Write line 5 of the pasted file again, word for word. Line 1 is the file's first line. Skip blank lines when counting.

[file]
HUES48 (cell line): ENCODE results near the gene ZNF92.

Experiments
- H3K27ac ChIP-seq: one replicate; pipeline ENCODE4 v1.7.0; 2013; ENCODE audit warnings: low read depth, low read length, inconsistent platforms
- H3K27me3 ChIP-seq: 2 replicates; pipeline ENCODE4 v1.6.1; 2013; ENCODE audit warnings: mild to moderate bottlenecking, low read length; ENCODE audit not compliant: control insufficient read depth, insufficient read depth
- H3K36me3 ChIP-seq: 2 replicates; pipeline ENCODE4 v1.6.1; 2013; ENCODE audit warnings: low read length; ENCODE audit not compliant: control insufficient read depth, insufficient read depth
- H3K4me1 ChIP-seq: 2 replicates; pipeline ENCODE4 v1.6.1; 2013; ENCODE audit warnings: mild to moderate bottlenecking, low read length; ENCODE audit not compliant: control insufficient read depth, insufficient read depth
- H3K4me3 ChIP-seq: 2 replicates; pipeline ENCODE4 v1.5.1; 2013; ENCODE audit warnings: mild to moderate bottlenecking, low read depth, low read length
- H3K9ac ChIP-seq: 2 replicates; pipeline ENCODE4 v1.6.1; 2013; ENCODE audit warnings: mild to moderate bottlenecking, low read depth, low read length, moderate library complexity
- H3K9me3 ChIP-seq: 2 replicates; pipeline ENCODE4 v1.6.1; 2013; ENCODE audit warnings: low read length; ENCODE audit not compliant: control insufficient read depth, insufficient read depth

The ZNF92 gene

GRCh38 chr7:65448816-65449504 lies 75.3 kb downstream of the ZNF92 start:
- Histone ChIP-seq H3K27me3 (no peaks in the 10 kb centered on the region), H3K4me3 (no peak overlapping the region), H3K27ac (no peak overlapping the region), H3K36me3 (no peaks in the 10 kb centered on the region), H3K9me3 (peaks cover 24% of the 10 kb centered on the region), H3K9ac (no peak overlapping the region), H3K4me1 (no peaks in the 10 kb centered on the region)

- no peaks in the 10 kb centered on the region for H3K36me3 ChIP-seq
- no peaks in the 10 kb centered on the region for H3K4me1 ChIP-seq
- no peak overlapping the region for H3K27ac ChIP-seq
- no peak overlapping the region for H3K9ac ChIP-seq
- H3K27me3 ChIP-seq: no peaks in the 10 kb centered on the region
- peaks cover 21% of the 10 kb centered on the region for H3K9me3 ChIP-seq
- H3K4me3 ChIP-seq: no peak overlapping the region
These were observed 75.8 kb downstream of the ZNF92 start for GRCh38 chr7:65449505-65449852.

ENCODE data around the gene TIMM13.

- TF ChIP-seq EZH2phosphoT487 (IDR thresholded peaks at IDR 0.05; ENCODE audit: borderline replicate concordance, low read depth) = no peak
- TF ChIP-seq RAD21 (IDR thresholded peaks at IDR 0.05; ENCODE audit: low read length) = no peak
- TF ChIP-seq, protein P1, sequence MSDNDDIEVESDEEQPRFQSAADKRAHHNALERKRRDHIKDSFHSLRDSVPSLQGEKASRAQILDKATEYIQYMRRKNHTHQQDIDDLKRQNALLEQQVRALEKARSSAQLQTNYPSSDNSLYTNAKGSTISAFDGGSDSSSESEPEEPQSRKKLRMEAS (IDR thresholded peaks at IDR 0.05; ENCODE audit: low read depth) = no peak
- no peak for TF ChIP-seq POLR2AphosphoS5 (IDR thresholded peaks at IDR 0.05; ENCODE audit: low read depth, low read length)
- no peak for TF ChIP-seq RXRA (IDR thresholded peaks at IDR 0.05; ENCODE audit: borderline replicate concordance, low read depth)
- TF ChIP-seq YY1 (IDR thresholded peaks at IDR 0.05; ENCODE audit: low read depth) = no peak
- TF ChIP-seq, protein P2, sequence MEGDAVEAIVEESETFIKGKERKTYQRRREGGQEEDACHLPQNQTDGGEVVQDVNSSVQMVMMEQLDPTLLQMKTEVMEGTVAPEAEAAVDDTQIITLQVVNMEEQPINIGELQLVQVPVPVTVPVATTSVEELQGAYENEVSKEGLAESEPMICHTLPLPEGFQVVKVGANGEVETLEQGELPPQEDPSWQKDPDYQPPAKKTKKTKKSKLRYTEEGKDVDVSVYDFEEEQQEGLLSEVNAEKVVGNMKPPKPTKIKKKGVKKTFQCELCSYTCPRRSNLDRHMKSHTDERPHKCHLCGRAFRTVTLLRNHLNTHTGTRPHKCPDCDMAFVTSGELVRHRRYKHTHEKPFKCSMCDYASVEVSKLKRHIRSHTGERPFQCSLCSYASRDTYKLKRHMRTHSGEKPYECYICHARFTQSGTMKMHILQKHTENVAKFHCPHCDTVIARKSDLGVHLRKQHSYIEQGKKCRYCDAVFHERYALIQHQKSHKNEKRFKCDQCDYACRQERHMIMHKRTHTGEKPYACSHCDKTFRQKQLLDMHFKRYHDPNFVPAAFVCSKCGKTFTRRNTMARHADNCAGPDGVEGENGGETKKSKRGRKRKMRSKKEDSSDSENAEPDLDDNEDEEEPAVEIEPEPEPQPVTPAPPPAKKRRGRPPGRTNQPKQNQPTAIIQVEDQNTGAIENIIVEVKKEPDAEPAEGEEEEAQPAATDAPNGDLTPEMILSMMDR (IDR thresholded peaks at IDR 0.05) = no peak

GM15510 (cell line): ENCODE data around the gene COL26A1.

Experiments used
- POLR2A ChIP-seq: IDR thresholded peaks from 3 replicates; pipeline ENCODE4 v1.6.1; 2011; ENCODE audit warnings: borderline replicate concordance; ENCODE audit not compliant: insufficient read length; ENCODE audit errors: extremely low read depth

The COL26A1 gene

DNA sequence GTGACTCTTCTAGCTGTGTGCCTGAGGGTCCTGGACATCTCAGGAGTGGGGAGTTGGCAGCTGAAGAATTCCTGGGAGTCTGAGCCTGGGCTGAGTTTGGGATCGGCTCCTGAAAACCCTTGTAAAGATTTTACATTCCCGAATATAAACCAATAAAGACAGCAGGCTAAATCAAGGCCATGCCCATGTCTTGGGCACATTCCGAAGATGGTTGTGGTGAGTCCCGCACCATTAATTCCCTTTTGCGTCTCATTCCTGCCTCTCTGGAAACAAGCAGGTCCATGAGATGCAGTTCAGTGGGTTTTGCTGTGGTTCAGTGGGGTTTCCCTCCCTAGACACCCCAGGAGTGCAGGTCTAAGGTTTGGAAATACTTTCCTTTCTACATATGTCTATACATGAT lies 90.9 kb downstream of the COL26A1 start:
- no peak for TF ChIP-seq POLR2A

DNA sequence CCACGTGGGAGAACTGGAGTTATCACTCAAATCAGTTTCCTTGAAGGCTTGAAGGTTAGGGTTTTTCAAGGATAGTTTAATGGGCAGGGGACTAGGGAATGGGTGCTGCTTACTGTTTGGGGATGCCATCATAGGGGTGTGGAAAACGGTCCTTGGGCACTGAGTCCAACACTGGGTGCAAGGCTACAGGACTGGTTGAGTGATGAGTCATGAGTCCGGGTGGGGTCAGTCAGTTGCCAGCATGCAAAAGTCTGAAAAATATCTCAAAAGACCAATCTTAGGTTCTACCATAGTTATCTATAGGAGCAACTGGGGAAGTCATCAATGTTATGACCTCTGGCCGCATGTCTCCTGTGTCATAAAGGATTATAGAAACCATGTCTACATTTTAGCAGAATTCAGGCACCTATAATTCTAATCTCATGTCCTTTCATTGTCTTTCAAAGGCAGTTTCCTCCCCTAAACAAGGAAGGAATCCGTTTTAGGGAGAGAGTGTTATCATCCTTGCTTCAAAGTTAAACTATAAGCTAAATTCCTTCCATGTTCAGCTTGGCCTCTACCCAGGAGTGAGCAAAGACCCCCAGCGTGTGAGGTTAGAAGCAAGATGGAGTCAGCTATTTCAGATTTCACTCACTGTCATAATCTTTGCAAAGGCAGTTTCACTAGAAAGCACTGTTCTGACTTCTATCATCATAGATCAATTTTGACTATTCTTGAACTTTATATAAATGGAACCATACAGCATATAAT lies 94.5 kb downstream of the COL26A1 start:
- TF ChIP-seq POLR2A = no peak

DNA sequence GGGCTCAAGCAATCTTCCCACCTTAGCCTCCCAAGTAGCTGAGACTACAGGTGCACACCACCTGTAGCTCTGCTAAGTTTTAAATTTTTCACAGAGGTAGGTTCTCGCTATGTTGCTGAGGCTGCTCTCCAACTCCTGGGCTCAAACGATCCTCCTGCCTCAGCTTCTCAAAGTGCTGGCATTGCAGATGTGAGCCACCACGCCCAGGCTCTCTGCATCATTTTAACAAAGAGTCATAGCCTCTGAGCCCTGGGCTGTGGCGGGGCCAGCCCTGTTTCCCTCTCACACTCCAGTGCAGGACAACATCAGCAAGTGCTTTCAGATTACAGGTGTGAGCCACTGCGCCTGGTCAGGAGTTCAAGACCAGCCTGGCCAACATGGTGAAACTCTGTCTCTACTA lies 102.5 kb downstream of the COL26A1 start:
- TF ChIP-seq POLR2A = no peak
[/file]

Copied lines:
- H3K36me3 ChIP-seq: 2 replicates; pipeline ENCODE4 v1.6.1; 2013; ENCODE audit warnings: low read length; ENCODE audit not compliant: control insufficient read depth, insufficient read depth